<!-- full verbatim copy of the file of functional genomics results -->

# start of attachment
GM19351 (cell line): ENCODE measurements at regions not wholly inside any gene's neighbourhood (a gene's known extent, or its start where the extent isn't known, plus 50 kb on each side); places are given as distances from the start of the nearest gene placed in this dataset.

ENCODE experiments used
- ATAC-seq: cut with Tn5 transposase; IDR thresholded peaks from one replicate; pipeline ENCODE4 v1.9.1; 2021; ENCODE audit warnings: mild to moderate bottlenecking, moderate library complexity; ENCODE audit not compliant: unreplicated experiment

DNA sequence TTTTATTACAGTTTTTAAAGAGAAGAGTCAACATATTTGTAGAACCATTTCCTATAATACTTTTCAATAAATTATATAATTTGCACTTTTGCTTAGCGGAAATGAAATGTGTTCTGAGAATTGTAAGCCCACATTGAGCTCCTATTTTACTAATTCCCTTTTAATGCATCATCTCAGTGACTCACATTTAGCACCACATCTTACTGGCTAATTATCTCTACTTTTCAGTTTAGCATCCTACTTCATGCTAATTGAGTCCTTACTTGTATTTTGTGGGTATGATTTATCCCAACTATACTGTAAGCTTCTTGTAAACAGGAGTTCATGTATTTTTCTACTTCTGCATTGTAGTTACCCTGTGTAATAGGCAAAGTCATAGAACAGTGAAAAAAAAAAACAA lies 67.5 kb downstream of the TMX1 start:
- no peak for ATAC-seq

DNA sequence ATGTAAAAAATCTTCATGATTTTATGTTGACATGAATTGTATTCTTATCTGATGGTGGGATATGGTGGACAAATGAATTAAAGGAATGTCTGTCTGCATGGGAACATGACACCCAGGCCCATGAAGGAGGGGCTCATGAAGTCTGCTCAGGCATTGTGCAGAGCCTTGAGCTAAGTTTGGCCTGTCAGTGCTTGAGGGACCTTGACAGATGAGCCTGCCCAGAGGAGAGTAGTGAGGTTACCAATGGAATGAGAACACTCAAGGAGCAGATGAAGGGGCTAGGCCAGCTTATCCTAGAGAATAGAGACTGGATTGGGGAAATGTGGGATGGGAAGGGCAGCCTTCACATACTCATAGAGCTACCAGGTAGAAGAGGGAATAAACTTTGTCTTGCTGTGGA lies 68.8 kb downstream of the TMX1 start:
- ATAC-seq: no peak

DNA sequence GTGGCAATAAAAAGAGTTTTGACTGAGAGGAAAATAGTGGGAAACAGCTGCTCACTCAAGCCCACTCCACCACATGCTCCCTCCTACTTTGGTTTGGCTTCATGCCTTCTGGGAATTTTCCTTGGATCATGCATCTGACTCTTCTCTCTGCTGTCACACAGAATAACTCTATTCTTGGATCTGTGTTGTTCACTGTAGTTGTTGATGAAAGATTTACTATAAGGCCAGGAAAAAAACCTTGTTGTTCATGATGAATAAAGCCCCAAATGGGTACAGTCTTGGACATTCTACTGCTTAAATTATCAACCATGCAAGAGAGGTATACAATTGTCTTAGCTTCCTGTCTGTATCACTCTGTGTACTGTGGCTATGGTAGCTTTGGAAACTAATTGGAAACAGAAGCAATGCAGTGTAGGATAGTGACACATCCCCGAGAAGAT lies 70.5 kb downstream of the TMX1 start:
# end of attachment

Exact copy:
GM19351 (cell line): ENCODE measurements at regions not wholly inside any gene's neighbourhood (a gene's known extent, or its start where the extent isn't known, plus 50 kb on each side); places are given as distances from the start of the nearest gene placed in this dataset.

ENCODE experiments used
- ATAC-seq: cut with Tn5 transposase; IDR thresholded peaks from one replicate; pipeline ENCODE4 v1.9.1; 2021; ENCODE audit warnings: mild to moderate bottlenecking, moderate library complexity; ENCODE audit not compliant: unreplicated experiment

DNA sequence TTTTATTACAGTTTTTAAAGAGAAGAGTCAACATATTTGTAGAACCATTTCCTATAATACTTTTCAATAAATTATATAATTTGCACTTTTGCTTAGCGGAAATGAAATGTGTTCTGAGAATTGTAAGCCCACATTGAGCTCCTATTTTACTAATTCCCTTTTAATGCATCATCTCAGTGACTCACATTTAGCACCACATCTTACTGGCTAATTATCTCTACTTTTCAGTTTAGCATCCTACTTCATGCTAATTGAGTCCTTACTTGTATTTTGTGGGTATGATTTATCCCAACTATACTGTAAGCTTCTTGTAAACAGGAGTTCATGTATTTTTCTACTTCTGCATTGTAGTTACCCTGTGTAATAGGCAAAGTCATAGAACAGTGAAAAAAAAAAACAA lies 67.5 kb downstream of the TMX1 start:
- no peak for ATAC-seq

DNA sequence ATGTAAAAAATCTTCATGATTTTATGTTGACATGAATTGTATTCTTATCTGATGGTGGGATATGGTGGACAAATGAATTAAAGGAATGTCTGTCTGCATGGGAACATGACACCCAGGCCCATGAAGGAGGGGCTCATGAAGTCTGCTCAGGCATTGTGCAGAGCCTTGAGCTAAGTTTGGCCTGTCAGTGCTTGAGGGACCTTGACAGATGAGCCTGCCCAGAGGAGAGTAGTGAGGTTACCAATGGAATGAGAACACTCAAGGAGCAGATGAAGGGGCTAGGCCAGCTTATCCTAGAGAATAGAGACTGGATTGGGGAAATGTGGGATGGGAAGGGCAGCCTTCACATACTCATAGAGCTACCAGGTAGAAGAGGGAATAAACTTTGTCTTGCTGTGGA lies 68.8 kb downstream of the TMX1 start:
- ATAC-seq: no peak

DNA sequence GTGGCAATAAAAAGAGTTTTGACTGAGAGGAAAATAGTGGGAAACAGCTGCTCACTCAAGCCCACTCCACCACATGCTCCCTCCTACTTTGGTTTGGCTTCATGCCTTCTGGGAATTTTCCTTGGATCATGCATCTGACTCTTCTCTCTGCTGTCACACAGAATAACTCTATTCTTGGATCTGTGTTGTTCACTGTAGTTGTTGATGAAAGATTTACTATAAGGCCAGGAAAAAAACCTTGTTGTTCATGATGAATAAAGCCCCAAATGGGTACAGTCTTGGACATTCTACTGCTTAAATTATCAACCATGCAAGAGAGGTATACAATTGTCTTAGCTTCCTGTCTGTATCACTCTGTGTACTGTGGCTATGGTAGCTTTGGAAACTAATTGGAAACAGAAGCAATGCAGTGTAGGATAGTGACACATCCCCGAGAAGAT lies 70.5 kb downstream of the TMX1 start: